Black History in Canada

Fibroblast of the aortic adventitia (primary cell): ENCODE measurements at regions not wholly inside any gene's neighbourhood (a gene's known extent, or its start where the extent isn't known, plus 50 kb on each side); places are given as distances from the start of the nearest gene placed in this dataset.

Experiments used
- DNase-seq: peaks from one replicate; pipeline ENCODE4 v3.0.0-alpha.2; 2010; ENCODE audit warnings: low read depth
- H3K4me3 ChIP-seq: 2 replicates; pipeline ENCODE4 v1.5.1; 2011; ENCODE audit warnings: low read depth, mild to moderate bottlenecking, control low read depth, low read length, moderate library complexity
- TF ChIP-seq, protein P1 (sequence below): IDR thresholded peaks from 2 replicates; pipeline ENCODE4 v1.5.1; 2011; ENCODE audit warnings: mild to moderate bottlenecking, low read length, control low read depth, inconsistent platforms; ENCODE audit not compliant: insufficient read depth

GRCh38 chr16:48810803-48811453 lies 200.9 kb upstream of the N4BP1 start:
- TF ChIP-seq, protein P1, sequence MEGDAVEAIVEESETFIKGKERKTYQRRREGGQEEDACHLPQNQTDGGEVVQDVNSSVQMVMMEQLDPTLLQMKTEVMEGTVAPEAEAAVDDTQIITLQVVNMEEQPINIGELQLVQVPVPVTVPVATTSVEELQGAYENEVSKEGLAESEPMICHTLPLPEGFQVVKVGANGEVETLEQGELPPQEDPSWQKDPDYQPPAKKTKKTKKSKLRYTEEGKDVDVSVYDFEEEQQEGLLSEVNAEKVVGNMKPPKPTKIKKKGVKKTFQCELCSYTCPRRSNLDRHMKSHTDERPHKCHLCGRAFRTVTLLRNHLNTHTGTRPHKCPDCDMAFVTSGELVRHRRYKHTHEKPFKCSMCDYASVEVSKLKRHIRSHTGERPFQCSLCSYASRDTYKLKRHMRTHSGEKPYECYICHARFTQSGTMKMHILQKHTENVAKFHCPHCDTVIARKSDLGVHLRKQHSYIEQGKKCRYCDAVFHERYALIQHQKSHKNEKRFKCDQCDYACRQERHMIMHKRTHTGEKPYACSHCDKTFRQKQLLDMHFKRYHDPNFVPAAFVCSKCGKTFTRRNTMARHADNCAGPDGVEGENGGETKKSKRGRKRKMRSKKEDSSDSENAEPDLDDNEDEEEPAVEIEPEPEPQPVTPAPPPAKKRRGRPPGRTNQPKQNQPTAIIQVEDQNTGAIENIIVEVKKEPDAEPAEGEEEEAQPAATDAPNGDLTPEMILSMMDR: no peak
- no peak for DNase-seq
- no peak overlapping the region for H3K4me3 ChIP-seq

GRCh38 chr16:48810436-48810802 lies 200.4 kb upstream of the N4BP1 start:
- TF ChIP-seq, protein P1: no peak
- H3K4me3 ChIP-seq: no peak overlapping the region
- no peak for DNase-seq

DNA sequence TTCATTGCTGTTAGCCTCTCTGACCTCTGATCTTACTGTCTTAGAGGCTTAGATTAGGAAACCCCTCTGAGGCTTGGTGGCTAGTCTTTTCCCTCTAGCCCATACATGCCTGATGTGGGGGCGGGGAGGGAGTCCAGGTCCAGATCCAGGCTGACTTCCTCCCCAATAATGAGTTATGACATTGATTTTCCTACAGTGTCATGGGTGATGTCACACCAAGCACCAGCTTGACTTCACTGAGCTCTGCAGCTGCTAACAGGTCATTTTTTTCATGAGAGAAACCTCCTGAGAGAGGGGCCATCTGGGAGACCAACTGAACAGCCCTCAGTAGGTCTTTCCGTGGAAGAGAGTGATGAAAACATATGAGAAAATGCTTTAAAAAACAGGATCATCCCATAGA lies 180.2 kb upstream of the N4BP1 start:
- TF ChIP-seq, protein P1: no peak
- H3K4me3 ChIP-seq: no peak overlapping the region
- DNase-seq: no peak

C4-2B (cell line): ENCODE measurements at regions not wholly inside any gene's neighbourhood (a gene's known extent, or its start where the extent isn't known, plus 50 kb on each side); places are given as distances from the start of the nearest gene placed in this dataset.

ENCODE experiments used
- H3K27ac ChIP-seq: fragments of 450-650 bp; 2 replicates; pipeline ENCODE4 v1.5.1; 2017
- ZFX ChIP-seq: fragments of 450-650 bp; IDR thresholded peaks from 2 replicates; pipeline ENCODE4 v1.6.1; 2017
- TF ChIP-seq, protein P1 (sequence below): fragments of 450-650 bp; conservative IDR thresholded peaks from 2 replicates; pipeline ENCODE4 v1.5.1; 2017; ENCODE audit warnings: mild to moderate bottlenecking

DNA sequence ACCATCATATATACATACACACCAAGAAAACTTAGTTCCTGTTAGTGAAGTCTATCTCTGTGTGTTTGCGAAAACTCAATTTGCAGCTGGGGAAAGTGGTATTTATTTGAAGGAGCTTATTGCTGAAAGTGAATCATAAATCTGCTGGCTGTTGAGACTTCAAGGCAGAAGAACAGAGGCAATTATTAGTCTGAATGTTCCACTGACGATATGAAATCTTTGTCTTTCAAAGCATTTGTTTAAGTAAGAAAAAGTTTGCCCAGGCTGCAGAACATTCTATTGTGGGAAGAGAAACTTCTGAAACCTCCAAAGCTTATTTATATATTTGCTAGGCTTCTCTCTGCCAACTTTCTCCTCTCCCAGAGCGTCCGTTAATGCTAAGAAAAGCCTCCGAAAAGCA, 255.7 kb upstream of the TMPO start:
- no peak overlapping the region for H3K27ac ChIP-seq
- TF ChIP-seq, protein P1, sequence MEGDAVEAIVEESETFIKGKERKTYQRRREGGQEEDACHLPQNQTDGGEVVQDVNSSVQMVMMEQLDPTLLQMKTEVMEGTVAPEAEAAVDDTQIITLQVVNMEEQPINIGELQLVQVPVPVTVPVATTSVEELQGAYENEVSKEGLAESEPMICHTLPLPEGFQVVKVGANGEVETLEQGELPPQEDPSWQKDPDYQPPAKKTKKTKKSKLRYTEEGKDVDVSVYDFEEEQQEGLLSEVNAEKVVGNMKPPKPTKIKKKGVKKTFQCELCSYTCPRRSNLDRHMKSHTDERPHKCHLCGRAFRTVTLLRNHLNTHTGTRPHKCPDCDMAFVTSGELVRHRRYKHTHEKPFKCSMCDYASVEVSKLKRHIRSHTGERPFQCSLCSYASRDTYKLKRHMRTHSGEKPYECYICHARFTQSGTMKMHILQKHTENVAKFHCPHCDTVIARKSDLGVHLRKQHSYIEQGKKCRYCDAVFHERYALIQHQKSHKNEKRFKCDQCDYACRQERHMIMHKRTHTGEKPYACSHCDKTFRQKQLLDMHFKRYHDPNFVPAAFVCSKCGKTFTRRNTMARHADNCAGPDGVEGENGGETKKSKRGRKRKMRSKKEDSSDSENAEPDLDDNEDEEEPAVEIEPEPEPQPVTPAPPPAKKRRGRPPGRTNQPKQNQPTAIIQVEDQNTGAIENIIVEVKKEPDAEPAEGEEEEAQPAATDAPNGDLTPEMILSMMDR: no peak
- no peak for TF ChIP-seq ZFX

4 Primary Source Analysis 1. Form small groups, and together read the advertisements in the Primary Source Analysis Worksheet. Pay attention to the wording and any accompanying imagery. 2. Once you have examined the ads, answer the following for each advertisement: a. When and where was each advertisement produced? b. Why was this document produced? c. Look at the characteristics the enslavers used to describe the enslaved. What do you notice about how they are described? d. What do you learn about the subjects of each document? e. What can these advertisements teach us about enslavement in colonial Canada? 3. As a class, discuss your answers and share what you have learned from these advertisements. Use these questions to lead the discussion: a. What do these documents reflect about the attitudes and beliefs towards Black people in the colonies that made up Canada at that time? b. What questions do you have about these advertisements? What don’t we know about these sources? c. How do these advertisements help contribute to a fuller understanding of the conditions faced by enslaved Black women, men, and children? ACTIVITY 1.1 ACTIVITY 1.2 MARIE-JOSEPH Angélique Enslavement Advertisements Marie-Joseph Angélique (also spelled Marie-Josèphe) was an enslaved Black woman charged with one of the most infamous crimes in Quebec’s history. In 1734, she was charged with arson after a fire leveled Montreal’s merchants’ quarter. It was alleged that Angélique committed the act while attempting to escape her bondage. She was convicted, tortured, and hanged. While it remains unknown whether she set the fire, Angélique’s story has come to symbolize Black resistance and freedom. 1. As a class, listen to the Marie-Joseph Angélique podcast episode from the Strong and Free series. 2. Have a class discussion about what you learned: a. What does it mean to be enslaved? b. What does the history of enslavement in Canada reveal about society in colonial New France? What does it reveal about Canadian society today? c. Afua Cooper says in the podcast, “She [Marie-Joseph] was enslaved. It’s not like anyone had sympathy for her. No one had sympathy for her.” Her status as an enslaved person worked against her in the trial. Can you think of other instances where someone’s circumstances may work against them? In a court of law? In a job? In the classroom? d. What does the statement “innocent until proven guilty” mean? What are some barriers today that may affect someone’s perceived innocence? e. Are any of these conditions of enslavement present in our modern world? 3. After discussing the above, read the Marie-Joseph Angélique article on The Canadian Encyclopedia. Write a page about why you think Marie-Joseph Angélique was blamed for the fire, rather than another enslaved person or a white colonizer. What does the public’s decision to blame her tell us about how enslaved people were treated and expected to behave in New France, and the dangers of challenging this structure? Keep in mind that everything we know about her life comes from the trial condemning her. Plan of Montreal, 1700 (Library and Archives Canada) Still from Strong and Free: Marie-Josèphe Angélique podcast (Historica Canada) Quebec Gazette, 1778